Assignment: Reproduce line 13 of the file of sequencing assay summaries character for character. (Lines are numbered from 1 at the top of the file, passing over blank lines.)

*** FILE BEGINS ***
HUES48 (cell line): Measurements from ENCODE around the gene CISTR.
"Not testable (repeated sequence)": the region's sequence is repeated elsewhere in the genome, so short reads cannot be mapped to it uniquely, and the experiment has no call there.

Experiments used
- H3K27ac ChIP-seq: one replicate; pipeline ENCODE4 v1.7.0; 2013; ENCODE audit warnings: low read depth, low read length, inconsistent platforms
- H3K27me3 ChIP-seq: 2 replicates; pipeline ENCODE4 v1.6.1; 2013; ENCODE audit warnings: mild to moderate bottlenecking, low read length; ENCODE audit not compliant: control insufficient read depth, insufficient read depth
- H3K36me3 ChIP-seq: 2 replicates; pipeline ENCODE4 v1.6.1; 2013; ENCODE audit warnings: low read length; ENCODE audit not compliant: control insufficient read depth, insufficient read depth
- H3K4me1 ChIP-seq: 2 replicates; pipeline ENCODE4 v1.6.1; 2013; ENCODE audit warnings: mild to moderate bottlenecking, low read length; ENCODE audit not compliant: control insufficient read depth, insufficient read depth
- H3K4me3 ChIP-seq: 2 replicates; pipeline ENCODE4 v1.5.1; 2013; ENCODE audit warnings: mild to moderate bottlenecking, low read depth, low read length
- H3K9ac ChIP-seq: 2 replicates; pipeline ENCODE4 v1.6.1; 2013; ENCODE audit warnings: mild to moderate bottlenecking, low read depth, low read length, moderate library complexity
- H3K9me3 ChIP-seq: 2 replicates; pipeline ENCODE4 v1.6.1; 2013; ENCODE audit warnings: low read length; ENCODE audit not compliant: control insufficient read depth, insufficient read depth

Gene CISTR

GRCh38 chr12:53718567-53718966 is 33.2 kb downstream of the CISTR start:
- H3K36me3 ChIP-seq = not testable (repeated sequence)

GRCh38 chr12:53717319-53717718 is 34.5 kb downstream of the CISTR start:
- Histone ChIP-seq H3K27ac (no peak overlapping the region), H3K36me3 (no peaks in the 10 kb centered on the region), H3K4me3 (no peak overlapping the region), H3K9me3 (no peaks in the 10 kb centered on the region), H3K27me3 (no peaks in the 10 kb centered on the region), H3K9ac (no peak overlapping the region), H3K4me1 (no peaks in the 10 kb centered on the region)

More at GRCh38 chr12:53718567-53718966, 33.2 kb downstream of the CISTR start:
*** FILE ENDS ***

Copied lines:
- H3K36me3 ChIP-seq = not testable (repeated sequence)